Chocolate Covered Strawberry Turkeys-Getting Kids Involved in the Kitchen
Get the kids involved in Thanksgiving prep by making these adorable Chocolate Covered Strawberry Turkeys for a fun sweet treat. Scroll for more ideas on how to get kids involved in the kitchen this holiday season as well!
Chocolate Covered Strawberry Turkeys
Total Time: 30 minutes | Servings: 8
- 12 oz Chocolate Almond Bark 6 blocks
- 6 oz Almond Bark 3 blocks
- 8 Strawberries large
- 16 Pretzels thin small sticks
- 8 Mini Marshmallows cut in half
- Rinse and pat your Strawberries dry and set aside.
- Break about 1/4th of the top of the pretzel sticks off…you will use the piece that is about 3/4ths length.
- Cut your mini marshmallows in half, long ways. There will be two insides of the marshmallows that are sticky.
- Stick the cut side of the marshmallow to the top pretzel stick (make sure you use the broken end so the feat that stick out are rounded and not jagged)
- Place your chocolate almond bark into a deep, microwave safe bowl. Heat for 30 seconds, then stir and continue heating for 15 seconds each time, stirring in between until your chocolate is fully melted.
- Dip the top of the pretzel stick with the marshmallow lightly into the melted chocolate bark then stick the pretzel/marshmallow leg to the right side of your strawberry and hold it there for about 30 second until it adheres. Repeat with the left side!
- Place your strawberry with legs attached on a baking sheet lined with parchment or wax paper, then repeat the process with all your strawberries. (each will cook and harden as you continue to work)
- Once the strawberry turkey legs are set, poke a fork into the top of the strawberry then dip the whole strawberry, up to the stem in chocolate, shake off excess and place back on parchment paper.
- Repeat this for all your strawberry turkeys, then place your baking sheet into the fridge for 10 minutes to harden the chocolate.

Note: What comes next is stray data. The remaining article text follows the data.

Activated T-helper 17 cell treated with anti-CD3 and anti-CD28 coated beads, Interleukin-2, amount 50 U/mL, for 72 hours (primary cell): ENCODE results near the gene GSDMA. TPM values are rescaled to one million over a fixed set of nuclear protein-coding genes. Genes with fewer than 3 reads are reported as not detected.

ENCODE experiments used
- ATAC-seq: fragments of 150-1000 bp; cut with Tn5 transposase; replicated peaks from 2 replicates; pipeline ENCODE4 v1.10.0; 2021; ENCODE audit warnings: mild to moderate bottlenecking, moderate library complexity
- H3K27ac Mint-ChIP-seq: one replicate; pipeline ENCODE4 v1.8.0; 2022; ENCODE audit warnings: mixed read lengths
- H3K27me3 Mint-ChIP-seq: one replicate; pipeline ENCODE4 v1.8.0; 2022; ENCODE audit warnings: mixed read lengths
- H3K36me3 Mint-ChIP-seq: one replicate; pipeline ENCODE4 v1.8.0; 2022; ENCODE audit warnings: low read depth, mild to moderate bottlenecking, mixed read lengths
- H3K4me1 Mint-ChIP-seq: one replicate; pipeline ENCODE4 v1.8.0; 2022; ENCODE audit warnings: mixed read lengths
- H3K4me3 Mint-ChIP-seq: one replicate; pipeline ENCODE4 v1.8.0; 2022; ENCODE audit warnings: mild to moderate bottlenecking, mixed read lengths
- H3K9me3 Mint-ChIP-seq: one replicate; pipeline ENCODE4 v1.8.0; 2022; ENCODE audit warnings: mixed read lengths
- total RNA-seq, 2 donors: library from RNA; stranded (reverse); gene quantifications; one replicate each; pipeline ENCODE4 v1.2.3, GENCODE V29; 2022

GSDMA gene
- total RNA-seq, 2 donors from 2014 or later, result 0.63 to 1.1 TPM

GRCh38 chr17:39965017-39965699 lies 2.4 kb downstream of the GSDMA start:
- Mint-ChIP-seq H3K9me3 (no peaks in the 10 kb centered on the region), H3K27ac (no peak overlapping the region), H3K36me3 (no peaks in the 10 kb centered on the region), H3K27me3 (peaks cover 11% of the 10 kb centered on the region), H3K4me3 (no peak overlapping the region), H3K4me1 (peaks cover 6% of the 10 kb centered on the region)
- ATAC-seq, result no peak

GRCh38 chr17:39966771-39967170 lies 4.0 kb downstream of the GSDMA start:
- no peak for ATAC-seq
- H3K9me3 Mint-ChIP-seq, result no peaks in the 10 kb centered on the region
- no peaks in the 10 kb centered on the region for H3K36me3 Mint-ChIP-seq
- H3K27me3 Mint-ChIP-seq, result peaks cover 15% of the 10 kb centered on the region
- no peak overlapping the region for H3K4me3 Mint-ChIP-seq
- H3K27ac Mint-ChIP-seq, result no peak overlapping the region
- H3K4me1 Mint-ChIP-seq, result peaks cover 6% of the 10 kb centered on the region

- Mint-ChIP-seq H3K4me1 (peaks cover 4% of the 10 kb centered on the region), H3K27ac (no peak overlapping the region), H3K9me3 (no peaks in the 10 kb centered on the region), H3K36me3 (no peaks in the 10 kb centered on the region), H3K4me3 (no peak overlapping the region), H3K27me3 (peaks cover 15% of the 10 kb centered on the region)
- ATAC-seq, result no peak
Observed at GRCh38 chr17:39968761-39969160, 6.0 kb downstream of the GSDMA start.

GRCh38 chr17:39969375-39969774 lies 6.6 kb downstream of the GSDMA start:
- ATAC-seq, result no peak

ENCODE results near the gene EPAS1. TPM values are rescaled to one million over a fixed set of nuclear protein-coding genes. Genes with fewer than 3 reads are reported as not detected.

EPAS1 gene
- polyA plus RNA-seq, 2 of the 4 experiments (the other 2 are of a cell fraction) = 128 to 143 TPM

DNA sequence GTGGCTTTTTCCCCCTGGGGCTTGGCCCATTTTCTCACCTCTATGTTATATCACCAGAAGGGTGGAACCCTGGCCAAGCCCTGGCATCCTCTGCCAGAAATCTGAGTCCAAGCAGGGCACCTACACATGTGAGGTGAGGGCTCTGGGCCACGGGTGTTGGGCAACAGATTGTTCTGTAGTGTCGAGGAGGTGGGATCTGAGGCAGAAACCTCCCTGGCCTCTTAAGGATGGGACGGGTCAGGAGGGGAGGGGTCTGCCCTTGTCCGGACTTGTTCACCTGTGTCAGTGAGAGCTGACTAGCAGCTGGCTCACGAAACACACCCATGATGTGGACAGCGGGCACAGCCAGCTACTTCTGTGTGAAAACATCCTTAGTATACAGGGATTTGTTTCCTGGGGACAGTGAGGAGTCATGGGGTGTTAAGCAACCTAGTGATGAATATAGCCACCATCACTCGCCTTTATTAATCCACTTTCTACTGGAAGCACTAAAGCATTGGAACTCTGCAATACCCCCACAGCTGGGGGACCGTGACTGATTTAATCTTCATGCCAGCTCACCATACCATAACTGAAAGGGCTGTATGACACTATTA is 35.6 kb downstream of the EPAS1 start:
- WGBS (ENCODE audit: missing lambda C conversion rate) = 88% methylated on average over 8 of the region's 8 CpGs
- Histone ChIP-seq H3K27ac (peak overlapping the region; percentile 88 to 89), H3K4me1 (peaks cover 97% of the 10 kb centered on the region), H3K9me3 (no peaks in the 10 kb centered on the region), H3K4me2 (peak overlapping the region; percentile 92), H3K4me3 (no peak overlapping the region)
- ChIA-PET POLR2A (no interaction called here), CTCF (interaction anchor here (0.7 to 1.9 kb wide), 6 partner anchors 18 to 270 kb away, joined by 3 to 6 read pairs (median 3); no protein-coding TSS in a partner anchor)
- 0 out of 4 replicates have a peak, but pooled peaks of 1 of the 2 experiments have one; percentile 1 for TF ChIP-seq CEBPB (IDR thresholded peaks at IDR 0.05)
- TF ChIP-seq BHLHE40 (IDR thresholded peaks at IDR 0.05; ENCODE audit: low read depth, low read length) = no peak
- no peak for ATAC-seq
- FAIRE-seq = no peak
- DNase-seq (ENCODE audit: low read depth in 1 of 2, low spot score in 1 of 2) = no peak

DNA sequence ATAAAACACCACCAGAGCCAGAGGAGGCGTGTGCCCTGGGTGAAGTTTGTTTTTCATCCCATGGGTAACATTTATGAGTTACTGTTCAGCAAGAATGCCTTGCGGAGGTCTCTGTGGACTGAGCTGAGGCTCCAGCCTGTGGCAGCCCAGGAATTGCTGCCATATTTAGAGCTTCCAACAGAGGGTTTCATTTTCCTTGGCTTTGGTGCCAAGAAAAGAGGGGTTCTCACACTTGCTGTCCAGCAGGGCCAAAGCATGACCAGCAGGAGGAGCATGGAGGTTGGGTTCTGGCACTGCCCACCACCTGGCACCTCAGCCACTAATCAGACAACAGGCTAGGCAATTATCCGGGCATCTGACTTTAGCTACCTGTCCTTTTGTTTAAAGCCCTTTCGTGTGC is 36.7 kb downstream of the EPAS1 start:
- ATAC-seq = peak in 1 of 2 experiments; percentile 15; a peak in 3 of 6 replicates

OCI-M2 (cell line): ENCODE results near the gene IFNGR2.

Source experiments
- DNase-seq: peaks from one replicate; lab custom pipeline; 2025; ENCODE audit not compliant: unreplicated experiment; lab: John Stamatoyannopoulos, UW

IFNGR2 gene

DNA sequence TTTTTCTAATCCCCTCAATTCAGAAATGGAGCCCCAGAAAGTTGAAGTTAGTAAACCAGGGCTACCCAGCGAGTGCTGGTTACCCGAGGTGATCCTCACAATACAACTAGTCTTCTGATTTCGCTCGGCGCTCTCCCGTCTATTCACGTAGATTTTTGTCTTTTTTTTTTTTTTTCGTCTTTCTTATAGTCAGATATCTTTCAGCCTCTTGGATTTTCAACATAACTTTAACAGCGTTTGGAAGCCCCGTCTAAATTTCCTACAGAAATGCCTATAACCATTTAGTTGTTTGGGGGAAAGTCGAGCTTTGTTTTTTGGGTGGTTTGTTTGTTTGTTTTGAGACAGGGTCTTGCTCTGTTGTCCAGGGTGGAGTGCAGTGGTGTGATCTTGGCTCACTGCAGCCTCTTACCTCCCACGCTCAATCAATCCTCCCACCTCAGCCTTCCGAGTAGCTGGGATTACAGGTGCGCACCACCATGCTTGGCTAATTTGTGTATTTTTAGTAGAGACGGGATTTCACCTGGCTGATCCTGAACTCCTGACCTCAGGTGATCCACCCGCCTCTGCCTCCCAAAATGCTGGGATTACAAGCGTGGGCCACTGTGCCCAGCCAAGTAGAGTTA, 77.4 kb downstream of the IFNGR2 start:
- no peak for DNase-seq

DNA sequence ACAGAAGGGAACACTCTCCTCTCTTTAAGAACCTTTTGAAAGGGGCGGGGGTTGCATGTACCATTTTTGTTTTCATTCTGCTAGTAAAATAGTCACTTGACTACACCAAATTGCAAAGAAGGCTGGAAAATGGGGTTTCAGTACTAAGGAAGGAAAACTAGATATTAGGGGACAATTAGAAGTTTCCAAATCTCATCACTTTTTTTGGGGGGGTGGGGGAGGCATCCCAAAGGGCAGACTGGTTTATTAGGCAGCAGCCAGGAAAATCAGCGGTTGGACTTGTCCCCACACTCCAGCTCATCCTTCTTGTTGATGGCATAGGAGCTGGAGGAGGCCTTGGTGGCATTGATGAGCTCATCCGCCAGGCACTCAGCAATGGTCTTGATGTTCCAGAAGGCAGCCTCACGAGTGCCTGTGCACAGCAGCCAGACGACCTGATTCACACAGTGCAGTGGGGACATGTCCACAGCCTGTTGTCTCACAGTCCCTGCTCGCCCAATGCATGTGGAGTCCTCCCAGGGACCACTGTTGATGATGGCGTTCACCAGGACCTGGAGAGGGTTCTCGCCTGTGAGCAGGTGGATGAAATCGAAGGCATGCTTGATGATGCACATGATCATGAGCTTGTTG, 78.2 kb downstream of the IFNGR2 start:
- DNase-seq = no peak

- While those are cooling, melt your white almond bark the same way as before.
- Remove the baking sheet from the fridge.
- Pick up the strawberries by the stem and lightly dip the bottoms of each leg into the white chocolate park to make the turkey’s feet.
- Return each one to the baking sheet and then back to the fridge until set.
Ways to Get Kids Involved in the Kitchen for Thanksgiving
Homemade Table Decorations: Encourage kids to get creative and make homemade table decorations. This could include making Thanksgiving-themed place cards, creating a centerpiece with fall leaves and pinecones, or designing custom tablecloths.
Gratitude Activities: Discuss the importance of gratitude during Thanksgiving with fun activities like making “thankful” jars where kids write down what they’re thankful for, creating gratitude banners, or putting on a mini Thanksgiving skit that highlights the holiday’s meaning.
Setting the Table: Teach them how to set the table with utensils, plates, and napkins. It’s a simple task that young children can handle with guidance.
Decorating: Engage them in making simple, kid-friendly Thanksgiving decorations. They can create paper turkeys, colorful placemats, or handprint turkeys to add a festive touch to the dining area.
Stirring and Mixing: Under close supervision, kids can help stir and mix ingredients for side dishes or desserts. Allow them to assist with simple, no-bake recipes like fruit salad.
Measuring and Pouring: Older kids can assist with measuring ingredients for recipes. Teach them to level off dry ingredients and pour liquids accurately.
Washing and Chopping: Show them how to wash vegetables and fruits for salads or side dishes. Let them chop softer ingredients under close supervision with child-safe knives.
- Dishwashing: Kids in this age group can help with post-cooking cleanup by washing dishes or loading the dishwasher.
- Preparing Side Dishes: Supervised by an adult, they can help prepare side dishes like mashed potatoes, stuffing, or vegetable casseroles. They can assist with peeling, cutting, and mixing ingredients.
- Basting and Roasting: Teach them how to baste the turkey or other roasted meats, ensuring they are aware of safety precautions. Older kids can help monitor the temperature of the oven.
- Setting Up Appetizers: Kids can arrange appetizers, cheese platters, or fruit trays and make them look appealing.
- Cooking Side Dishes: Older kids can take on more responsibility in cooking side dishes. They can make cranberry sauce, prepare a dessert, or cook stovetop dishes with less supervision.
- Carving the Turkey: Teach them how to carve the turkey, a skill they can use for future Thanksgiving dinners.
- Managing Timing: Older kids can help coordinate the timing of dishes, making sure everything is ready to be served together. They can use timers and assist with keeping track of the cooking process.
- Hosting Guests: Encourage teenagers to be gracious hosts, welcoming and serving guests, taking drink orders, and engaging in polite conversation.